My friend was a singer, an artist, really. And I celebrated every word he sang—every yell, every scream, every pause—because each one meant something.

Even as I’m sitting here typing, listening to him wail away, lip syncing along with him, my throat is tightening ever so slightly and my eyes are starting to tear. That’s because the soundtrack that he created over the last three decades was the soundtrack of my life. Of Dave’s life. Of our life together.soundtrack to my life.jpg

His lyrics were there to comfort and inspire me, graduate me from high school and from college, and mark every milestone in between.

He taught me it was ok to be different and to find my own beat and to follow it. And while I’m well aware that the relationship we had all these years was very one-sided, almost surreal, I still can’t help but feel a strong sense of loss that this person who’s been such a big part of the fabric of my life is gone. And Dave feels it too.

Does this mean I’m paralyzed by grief and won’t be able to move on? Of course not. But to me and my generation, he was King. He was soulful and humble and driven. He was passionate and gifted. He was an icon. And for those of us who loved and admired him and kept him close decade after decade, the idea that he’s gone is just hard to fathom. Because what made him such a good “friend” to all of us and what makes his death so profound, is that he was whatever we needed him to be whenever we needed him. And he brought out the best in us, even during the worst of times.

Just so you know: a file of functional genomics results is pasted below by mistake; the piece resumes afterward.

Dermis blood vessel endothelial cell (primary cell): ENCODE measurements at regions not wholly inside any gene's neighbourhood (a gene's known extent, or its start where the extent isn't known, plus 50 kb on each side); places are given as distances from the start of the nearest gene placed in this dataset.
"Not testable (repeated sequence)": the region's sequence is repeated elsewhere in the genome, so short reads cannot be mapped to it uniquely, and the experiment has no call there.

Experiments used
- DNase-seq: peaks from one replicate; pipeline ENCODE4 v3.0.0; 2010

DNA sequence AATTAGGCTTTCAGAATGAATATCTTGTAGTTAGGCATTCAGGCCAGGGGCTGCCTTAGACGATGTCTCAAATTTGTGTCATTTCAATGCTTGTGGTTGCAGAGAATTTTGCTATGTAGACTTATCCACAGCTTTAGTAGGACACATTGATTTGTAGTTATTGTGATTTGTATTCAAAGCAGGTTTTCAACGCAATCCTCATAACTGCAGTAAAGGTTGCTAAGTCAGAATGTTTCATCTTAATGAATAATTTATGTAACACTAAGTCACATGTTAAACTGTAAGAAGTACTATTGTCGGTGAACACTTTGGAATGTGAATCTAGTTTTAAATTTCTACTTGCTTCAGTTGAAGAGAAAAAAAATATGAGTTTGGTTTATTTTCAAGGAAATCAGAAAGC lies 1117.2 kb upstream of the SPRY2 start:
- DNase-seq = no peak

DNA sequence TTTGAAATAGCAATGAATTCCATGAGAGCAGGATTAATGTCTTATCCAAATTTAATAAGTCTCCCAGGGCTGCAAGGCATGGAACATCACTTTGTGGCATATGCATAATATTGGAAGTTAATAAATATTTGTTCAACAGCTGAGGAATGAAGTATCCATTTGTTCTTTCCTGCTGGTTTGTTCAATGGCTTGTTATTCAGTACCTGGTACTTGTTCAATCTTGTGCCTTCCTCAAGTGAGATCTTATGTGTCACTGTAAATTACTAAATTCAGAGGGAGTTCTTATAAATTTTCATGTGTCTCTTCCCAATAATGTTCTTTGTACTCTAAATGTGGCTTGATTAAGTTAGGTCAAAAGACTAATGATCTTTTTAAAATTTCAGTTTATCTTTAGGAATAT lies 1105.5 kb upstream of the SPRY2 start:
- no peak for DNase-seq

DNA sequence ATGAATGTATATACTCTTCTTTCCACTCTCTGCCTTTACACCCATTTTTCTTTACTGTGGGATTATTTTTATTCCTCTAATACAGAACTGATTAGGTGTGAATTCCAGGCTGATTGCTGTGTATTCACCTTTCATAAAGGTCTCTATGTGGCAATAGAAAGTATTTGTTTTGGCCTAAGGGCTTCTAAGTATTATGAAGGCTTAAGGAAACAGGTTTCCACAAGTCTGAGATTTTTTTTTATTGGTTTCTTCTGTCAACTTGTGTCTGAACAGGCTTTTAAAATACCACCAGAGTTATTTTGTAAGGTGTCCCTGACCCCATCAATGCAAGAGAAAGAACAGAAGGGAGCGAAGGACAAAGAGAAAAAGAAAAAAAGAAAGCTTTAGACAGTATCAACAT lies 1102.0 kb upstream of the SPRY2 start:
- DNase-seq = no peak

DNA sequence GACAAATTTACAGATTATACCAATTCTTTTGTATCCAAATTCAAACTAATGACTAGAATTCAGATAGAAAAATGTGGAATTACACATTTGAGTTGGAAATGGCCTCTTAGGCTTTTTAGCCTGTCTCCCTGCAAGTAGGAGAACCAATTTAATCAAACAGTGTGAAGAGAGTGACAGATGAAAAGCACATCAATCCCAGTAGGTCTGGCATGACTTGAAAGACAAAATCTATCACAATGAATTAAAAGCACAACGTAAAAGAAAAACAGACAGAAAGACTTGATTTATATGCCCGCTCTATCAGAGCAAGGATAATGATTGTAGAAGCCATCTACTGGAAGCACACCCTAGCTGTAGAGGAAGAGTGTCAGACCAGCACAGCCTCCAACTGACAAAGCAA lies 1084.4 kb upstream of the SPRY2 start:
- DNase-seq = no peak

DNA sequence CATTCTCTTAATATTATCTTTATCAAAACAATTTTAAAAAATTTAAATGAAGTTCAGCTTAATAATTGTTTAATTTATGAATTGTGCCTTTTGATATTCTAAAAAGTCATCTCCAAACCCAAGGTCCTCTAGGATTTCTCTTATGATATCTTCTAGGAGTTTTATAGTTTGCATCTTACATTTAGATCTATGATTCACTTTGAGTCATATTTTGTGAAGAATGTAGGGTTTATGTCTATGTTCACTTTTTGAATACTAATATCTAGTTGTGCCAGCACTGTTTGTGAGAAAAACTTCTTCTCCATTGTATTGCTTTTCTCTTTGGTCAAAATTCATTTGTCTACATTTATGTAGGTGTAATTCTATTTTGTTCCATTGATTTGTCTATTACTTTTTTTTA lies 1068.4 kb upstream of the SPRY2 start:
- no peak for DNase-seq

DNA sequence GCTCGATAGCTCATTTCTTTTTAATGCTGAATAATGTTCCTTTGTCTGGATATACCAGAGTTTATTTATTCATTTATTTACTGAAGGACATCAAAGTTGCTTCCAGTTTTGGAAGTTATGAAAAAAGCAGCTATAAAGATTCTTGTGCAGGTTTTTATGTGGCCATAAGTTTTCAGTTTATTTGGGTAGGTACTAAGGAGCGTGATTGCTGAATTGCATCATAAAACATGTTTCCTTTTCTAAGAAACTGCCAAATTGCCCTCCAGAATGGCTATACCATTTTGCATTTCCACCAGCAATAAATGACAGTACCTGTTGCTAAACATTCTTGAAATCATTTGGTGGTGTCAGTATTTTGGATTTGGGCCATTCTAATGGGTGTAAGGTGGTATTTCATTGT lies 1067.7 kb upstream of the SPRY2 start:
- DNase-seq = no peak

So while I may have only seen him perform twice, his shows, like his career, defied explanation.chrisr_1446829728_Prince2015

Honestly, I think he described his relationship with all of us best when he said …We are gathered here today to get through this thing called life. And that’s exactly what he helped us do every single time we heard his voice, in a very unique and memorable way for each and every one of us.

Rest in peace, Prince Rogers Nelson. Rest in peace. You’ll be missed.

Lisa Sugarman lives just north of Boston, Massachusetts. Read and discuss all her columns at facebook.com/itIsWhatItIsColumn. She is also the author of LIFE: It Is What It Is available on Amazon.com and at select Whole Foods Market stores.